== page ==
• Wash your hands often with soap and water for at least 20 seconds. Use an alcohol-based hand sanitizer that contains at least 60% alcohol if soap and water are not available.

If you are sick, you should do the following to keep from spreading respiratory illness to others:

  • Stay home when you are sick.
  • Cover your cough or sneeze with a tissue, then throw the tissue in the trash.
  • Clean and disinfect frequently touched objects and surfaces.

FUNDING RESOURCES UPDATE

Congressional Spending Package:

Politico reported last Thursday March 6th President Trump signed the $8.3 billion emergency funding package Congress quickly cleared. The bipartisan package (H.R.6074/Public Law 116-123) provides a total of $7.7 billion in new discretionary spending and authorizes an additional $490 million in mandatory spending through a Medicare change. More than $400 million will be disbursed to states within the first 30 days of the law’s enactment with each state receiving no less than $4 million. The $8.3 billion new emergency supplemental funds encompass the following breakdown:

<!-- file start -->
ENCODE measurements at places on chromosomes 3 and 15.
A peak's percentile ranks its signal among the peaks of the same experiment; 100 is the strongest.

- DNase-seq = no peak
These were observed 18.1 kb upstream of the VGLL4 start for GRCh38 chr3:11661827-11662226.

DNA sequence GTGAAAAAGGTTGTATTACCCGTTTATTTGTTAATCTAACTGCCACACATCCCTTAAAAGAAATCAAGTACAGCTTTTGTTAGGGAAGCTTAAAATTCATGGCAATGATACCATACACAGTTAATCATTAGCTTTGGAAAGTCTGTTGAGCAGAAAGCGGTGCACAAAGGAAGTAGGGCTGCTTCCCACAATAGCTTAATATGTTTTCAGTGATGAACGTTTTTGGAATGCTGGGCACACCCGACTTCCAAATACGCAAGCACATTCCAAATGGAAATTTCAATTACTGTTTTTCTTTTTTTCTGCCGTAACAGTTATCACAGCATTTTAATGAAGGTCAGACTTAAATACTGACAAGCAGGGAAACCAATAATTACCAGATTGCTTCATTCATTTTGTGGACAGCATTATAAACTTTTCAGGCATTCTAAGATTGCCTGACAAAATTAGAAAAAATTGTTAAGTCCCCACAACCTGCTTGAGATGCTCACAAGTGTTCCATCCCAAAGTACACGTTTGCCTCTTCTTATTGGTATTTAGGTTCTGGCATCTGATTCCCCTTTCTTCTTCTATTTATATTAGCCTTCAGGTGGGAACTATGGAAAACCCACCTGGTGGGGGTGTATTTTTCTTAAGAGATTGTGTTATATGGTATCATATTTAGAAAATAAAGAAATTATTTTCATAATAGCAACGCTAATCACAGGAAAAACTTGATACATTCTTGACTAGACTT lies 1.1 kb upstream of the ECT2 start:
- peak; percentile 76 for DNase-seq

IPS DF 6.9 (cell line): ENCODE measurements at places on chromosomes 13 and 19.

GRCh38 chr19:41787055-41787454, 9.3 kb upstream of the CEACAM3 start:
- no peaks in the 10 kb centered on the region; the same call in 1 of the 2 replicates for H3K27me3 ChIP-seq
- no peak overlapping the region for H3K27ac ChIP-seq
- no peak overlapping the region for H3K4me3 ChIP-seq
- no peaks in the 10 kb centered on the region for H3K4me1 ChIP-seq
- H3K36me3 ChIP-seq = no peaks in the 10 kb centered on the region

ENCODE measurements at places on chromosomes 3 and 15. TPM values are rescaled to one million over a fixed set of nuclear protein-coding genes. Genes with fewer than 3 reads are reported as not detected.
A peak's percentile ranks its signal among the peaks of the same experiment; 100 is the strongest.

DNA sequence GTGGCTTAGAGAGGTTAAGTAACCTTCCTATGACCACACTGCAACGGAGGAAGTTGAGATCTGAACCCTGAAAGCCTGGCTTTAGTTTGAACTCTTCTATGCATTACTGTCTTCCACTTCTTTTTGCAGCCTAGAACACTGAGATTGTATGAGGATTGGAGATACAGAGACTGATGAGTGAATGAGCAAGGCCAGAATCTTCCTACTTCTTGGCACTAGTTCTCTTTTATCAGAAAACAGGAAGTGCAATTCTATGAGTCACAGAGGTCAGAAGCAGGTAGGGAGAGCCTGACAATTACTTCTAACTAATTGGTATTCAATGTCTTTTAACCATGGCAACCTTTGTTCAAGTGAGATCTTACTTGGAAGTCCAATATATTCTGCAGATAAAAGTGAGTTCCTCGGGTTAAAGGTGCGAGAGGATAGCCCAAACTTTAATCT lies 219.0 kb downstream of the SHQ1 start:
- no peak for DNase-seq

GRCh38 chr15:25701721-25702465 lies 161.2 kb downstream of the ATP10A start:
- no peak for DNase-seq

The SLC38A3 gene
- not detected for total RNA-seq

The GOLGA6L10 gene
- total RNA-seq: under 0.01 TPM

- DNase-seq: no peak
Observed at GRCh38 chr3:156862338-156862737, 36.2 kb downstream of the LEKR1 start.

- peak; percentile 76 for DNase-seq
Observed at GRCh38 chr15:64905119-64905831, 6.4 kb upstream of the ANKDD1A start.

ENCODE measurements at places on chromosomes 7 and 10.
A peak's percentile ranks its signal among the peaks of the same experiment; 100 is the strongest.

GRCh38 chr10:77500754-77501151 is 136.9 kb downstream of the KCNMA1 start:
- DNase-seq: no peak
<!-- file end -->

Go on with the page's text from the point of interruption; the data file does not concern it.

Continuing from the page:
• More than $3 billion for research and development of vaccines, therapeutics, and diagnostics.
  • $2.2 billion in public health funding for prevention, preparedness, and response.
    • $950 million of which is to support state & local health agencies.
  • $1 billion for procurement of pharmaceuticals and medical supplies, to support healthcare preparedness and Community Health Centers, and to improve medical surge capacity.